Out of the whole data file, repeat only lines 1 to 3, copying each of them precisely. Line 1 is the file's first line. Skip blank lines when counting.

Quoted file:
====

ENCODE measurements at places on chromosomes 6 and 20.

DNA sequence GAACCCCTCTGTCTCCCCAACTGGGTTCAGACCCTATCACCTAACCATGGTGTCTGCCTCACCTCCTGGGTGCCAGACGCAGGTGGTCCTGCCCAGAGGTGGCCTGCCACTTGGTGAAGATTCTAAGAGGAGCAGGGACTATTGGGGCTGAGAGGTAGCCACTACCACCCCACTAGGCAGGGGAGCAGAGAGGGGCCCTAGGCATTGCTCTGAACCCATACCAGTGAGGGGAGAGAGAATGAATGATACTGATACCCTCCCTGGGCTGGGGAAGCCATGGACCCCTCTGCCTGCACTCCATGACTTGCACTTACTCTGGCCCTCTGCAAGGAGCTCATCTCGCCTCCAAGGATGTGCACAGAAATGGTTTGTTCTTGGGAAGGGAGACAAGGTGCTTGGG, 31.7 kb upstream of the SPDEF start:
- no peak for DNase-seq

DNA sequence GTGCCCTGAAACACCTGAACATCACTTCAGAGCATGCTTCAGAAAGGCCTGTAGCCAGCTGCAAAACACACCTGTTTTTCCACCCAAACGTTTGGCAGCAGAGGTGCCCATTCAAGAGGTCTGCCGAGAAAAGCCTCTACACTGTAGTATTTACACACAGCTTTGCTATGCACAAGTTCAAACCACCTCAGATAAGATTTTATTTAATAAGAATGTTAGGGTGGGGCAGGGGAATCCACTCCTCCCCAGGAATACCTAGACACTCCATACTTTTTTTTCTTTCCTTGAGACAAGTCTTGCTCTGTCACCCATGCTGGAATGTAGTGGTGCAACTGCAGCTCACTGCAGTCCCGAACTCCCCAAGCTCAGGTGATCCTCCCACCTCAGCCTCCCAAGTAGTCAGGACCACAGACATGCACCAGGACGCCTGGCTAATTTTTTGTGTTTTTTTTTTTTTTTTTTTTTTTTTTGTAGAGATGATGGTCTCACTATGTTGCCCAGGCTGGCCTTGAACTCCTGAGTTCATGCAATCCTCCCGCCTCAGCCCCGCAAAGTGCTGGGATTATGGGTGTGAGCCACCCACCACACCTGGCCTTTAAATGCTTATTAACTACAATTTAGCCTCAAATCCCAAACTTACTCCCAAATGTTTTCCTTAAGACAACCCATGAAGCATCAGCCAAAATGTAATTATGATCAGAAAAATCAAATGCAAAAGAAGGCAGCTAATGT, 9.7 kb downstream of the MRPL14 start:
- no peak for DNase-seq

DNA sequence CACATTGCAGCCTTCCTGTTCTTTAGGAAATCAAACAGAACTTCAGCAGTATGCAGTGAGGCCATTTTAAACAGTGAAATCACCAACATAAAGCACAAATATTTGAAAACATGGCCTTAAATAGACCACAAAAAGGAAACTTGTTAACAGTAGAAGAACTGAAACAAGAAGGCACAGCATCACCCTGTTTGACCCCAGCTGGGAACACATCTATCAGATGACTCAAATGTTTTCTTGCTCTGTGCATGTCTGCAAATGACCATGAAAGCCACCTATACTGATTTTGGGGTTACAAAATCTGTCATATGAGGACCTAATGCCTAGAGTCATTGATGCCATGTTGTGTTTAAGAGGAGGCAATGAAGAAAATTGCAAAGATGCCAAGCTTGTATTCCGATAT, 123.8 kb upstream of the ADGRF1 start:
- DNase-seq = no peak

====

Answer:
ENCODE measurements at places on chromosomes 6 and 20.

DNA sequence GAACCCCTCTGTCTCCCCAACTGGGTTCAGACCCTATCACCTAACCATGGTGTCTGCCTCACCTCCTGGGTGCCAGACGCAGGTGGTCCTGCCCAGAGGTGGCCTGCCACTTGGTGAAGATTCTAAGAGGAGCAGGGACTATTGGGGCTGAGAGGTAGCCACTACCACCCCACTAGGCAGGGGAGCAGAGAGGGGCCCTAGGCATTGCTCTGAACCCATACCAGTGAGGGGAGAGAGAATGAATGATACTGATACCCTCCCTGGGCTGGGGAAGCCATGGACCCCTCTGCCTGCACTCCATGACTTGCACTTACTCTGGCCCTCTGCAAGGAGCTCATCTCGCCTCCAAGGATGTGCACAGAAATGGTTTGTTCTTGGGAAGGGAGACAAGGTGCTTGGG, 31.7 kb upstream of the SPDEF start:
- no peak for DNase-seq